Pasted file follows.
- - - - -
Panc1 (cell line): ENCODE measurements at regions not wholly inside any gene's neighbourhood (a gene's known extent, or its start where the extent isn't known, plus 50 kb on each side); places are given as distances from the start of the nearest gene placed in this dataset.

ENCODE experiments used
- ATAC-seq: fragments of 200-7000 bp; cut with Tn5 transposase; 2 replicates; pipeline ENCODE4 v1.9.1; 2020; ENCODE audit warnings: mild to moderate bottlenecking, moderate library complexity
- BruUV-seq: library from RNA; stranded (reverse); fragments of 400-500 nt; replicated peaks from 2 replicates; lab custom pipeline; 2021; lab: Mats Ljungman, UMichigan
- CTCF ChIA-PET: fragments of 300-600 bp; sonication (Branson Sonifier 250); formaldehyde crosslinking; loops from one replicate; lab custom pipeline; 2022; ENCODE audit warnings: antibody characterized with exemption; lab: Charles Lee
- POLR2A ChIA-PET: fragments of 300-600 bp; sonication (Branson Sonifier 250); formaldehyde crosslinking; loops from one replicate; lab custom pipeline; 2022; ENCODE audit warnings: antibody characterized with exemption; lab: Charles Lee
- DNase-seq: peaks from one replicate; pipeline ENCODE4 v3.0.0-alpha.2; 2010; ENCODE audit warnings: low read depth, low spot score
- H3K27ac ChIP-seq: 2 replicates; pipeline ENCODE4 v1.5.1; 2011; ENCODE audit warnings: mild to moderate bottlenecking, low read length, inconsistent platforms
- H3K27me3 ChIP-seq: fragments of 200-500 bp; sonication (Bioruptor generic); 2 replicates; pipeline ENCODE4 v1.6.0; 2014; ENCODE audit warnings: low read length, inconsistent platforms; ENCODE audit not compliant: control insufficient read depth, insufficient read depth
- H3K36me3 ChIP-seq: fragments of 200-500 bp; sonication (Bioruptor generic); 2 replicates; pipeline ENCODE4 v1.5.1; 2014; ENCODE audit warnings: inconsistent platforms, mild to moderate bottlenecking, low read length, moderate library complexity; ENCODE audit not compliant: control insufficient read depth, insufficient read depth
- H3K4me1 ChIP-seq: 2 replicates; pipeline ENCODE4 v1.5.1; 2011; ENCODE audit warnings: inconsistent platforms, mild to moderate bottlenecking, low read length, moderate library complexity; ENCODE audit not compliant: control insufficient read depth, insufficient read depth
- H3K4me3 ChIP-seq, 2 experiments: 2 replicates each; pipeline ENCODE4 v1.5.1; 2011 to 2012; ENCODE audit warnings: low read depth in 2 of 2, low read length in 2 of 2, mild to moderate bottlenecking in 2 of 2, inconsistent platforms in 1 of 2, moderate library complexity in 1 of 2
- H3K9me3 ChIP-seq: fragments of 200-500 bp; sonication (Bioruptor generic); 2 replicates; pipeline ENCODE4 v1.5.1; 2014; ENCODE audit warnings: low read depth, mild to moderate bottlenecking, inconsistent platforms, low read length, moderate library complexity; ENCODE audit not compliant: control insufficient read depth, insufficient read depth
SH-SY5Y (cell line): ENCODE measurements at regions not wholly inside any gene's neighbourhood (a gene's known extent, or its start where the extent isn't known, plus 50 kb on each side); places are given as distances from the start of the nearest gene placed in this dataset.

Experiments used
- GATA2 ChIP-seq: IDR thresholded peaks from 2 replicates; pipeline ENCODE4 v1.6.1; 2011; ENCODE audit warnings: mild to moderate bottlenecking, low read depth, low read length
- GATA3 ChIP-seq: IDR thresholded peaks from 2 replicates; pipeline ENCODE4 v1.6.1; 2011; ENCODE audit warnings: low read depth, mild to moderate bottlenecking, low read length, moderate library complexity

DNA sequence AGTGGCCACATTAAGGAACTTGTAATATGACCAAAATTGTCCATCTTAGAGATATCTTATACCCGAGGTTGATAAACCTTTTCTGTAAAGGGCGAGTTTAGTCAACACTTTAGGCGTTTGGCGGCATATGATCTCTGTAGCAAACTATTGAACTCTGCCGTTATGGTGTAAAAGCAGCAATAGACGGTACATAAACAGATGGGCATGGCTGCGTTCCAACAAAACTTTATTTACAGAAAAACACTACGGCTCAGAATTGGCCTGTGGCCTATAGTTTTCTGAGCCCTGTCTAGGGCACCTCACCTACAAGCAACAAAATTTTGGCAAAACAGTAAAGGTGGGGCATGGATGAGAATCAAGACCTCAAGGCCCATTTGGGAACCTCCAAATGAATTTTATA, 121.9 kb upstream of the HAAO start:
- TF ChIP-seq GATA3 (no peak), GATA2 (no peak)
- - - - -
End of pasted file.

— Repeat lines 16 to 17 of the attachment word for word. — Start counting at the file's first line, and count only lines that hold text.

- GATA2 ChIP-seq: IDR thresholded peaks from 2 replicates; pipeline ENCODE4 v1.6.1; 2011; ENCODE audit warnings: mild to moderate bottlenecking, low read depth, low read length
- GATA3 ChIP-seq: IDR thresholded peaks from 2 replicates; pipeline ENCODE4 v1.6.1; 2011; ENCODE audit warnings: low read depth, mild to moderate bottlenecking, low read length, moderate library complexity